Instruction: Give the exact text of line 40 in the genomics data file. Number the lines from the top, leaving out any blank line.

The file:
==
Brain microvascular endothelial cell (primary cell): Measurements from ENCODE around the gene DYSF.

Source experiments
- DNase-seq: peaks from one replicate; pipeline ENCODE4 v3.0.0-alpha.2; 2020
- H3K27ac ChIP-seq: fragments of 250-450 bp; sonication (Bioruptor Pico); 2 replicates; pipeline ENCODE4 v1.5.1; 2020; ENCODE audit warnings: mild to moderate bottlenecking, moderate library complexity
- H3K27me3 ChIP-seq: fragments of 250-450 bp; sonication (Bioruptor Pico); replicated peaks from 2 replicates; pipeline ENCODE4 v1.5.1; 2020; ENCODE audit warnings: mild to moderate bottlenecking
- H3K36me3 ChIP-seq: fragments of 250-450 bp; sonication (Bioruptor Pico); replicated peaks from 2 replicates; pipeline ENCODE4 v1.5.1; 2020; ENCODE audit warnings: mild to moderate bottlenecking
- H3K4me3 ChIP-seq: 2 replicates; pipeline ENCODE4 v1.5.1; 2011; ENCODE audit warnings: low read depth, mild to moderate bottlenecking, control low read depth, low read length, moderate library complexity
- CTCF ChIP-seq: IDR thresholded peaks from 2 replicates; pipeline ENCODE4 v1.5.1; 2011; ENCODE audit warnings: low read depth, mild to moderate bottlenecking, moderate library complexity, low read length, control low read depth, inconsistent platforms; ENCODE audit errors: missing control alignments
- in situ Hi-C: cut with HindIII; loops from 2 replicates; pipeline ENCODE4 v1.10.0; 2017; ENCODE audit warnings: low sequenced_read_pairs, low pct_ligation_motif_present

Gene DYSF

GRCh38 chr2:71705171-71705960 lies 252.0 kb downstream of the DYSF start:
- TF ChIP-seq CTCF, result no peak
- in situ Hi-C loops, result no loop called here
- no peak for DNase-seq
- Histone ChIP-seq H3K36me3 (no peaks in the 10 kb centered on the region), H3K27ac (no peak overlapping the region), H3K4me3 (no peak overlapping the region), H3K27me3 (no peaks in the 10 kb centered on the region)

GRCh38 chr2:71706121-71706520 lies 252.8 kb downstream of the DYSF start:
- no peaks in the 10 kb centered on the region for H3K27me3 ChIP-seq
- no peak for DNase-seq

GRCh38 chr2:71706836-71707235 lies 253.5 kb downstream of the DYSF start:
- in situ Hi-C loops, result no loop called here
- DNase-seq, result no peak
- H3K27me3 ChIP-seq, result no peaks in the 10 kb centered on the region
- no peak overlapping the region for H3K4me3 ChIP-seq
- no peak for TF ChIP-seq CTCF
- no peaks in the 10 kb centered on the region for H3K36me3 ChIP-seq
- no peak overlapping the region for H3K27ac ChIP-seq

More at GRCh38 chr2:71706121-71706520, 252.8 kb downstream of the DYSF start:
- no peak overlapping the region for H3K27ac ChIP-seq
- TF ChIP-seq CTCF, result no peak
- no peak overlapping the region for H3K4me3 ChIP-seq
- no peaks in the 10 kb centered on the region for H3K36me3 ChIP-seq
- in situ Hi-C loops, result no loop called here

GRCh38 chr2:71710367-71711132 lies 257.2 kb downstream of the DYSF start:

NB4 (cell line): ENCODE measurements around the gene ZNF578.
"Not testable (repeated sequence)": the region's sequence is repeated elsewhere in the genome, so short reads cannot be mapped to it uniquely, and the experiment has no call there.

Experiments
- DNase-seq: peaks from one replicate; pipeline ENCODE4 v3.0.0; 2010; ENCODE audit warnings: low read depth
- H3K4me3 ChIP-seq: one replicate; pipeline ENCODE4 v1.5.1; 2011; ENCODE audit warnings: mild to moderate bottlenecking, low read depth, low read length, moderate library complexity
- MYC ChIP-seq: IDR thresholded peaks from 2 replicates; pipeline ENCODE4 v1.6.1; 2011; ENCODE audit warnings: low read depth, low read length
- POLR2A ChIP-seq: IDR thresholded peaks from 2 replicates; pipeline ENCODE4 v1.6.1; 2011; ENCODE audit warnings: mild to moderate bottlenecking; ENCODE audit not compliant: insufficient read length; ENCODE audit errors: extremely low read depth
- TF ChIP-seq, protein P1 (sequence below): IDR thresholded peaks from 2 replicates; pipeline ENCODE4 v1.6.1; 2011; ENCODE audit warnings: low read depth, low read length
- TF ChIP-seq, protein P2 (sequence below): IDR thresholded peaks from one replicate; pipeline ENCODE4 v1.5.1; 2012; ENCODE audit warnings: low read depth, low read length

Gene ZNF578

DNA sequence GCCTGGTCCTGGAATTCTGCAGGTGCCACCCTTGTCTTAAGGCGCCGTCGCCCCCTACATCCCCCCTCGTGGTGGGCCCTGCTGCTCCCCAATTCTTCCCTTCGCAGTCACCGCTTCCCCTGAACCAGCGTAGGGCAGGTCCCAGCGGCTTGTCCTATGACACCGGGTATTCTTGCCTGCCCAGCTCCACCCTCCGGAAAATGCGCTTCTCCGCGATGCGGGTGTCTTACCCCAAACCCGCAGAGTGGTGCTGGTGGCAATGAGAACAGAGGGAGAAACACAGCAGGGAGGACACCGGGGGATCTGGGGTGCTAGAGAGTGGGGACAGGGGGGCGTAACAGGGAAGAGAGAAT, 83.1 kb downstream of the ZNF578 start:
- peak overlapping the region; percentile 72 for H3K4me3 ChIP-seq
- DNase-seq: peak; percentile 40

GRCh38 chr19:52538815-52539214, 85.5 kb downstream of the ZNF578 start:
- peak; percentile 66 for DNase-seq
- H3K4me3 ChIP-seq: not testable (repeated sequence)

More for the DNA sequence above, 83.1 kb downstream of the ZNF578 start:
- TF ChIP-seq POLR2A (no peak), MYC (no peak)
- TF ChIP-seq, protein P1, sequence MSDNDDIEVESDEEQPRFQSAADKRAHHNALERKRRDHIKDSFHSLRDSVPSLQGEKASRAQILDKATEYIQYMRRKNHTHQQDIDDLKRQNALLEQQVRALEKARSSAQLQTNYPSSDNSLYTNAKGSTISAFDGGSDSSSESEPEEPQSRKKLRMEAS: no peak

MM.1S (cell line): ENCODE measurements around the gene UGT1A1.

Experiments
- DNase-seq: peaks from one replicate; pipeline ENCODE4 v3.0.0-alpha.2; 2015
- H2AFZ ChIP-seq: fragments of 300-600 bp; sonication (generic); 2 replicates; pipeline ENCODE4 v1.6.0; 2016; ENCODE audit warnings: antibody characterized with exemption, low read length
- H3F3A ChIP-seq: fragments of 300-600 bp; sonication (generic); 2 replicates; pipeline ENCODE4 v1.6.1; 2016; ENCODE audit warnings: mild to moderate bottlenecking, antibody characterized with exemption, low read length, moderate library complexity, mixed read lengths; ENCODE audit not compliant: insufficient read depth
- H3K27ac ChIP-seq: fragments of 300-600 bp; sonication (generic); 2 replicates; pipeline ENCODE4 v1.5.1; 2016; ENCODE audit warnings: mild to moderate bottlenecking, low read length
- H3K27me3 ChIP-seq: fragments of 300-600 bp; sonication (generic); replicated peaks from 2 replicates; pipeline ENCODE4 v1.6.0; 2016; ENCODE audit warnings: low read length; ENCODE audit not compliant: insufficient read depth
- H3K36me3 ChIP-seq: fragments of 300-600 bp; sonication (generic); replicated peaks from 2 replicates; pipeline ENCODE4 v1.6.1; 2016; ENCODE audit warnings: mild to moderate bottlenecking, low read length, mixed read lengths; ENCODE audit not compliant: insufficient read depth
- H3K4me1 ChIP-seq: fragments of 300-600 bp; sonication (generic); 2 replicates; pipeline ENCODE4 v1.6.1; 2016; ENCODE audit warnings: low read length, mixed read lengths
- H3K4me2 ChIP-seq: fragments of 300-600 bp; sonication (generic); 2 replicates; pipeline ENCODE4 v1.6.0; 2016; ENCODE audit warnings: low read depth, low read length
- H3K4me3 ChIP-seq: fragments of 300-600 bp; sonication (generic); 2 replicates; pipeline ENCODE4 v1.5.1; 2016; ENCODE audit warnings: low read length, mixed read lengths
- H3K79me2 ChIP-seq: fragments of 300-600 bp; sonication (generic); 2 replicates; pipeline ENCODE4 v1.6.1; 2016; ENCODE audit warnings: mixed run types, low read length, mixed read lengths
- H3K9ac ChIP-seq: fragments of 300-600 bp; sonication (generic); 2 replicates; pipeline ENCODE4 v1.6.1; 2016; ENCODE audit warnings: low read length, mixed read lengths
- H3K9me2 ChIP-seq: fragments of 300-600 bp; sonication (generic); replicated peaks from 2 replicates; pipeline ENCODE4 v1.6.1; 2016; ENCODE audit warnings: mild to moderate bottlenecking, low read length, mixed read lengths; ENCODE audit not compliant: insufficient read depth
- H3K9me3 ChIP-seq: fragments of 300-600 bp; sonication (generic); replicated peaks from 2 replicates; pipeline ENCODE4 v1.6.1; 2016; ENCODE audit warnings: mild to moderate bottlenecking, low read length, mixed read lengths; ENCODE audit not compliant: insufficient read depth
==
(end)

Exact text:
- POLR2A ChIP-seq: IDR thresholded peaks from 2 replicates; pipeline ENCODE4 v1.6.1; 2011; ENCODE audit warnings: mild to moderate bottlenecking; ENCODE audit not compliant: insufficient read length; ENCODE audit errors: extremely low read depth